suggests that Sri Lanka is unable or unwilling to protect its citizens,
that its institutions are incapable of implementing the recommendations
of the LLRC, and that it refuses to engage with UN institutions.
As you know, the West has been developing this argument to justify
and legitimise interventions in Yugoslavia, Iraq, Afghanistan, Libya and
now Syria. Their real objective is ‘regime change’! Many ambassadors in
Geneva have been telling me that this is also what they want to achieve
in Sri Lanka, so we take it very seriously.
Over the past 10 years, the US has sought to impose the concept
‘responsibility to protect’ or ‘R2P’ to justify military interventions
in countries where, according to them, the government is unable to
protect its own citizens!
Both the UK Foreign Office Minister and Navi Pillay advocate support
for “change” in Sri Lanka. I wonder what kind of change they have in
mind.Regime change? Their position reflects the singular reasoning of
John Stuart Mills who said that the British invasion of India and China
was “in the service of others” with “no benefit to itself … blameless
and laudable” in everything it did!
Clearly, we cannot accept such intervention in our internal affairs.
That would be tantamount to surrendering our sovereignty and our
independence. The right of peoples and States to protect their own
citizens, without foreign intervention, is entrenched in the Charter of
the United Nations and in every single international instrument that has
been adopted ever since! Article 56 of the UN Charter clearly stipulates
international cooperation as the means by which there is international
engagement in the promotion of human rights.
The motivations and bona fide of those seeking to characterise Sri
Lanka in such terms are questionable! Many of our friends from Africa,
Asia and Latin America are not duped. They are talking of an “Anglo-Saxo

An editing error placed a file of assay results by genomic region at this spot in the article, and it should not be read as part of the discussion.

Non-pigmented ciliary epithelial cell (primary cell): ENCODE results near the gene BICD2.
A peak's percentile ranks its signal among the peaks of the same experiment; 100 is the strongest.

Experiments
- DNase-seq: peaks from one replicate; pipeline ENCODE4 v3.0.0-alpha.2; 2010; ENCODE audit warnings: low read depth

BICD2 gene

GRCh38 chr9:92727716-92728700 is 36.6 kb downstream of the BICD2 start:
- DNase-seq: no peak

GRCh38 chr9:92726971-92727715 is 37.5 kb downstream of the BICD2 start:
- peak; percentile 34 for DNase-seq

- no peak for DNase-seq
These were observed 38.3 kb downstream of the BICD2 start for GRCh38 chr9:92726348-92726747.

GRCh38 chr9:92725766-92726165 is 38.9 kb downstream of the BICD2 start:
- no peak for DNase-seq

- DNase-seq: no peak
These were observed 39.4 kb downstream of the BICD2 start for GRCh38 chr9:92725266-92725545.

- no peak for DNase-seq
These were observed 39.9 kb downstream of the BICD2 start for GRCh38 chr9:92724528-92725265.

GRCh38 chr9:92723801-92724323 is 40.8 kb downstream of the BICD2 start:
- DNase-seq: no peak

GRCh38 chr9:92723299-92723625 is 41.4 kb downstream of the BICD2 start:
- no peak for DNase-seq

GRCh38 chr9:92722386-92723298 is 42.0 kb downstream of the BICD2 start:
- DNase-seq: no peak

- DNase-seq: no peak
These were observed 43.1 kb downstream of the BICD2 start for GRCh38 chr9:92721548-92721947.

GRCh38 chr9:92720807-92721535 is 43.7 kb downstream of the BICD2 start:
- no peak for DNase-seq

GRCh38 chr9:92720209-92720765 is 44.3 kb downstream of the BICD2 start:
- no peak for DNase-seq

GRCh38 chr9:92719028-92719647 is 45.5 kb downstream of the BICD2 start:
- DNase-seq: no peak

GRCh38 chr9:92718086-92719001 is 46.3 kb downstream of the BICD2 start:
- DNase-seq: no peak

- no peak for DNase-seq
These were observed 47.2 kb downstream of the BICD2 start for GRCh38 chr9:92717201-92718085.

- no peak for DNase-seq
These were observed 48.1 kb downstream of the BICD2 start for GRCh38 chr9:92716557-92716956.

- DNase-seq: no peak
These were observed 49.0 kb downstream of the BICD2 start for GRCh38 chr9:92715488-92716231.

alliance” against a small developing country!
Let’s not forget that countries which are part of this alliance are
also some of the largest contributors to the voluntary fund of the
Office of the High Commissioner for Human Rights, which pays for the
salaries of the majority of its staff and its human rights program. The
atmosphere in the Human Rights Council is such that our friends in the
developing world are beginning to associate the onslaught against a
small country such as ours with a witch hunt, which has nothing to do
with actual guilt or innocence!
Q: Can we reduce the challenge faced by Sri Lanka at the Human Rights
Council to a problem between Sri Lanka and the US/EU alliance?
A: In my opinion, no!
The real interests of those who want to move a resolution against Sri
Lanka have nothing to do with human rights in Sri Lanka, whether of
Tamils, Sinhalese, or any other community. It lies elsewhere!
There is a lot of hypocrisy and double standards being played out at
the Human Rights Council, and the objective of the big powers is to turn
the Council into yet another weapon at their disposal for use against
With the growing global crises, especially at the centre of their own
economies, they are becoming increasingly aggressive to gain control
over the wealth and resources of their former colonies, in the hope that
they can postpone the political crisis that will inevitably follow the
present multiple economic, financial, environmental and social crises.
That is why we have so much support from the developing countries and
the emerging economies.
There is general recognition that Sri Lanka has made significant
progress since the end of the conflict and that the LLRC report is a
good one and that it contains very important recommendations. It is also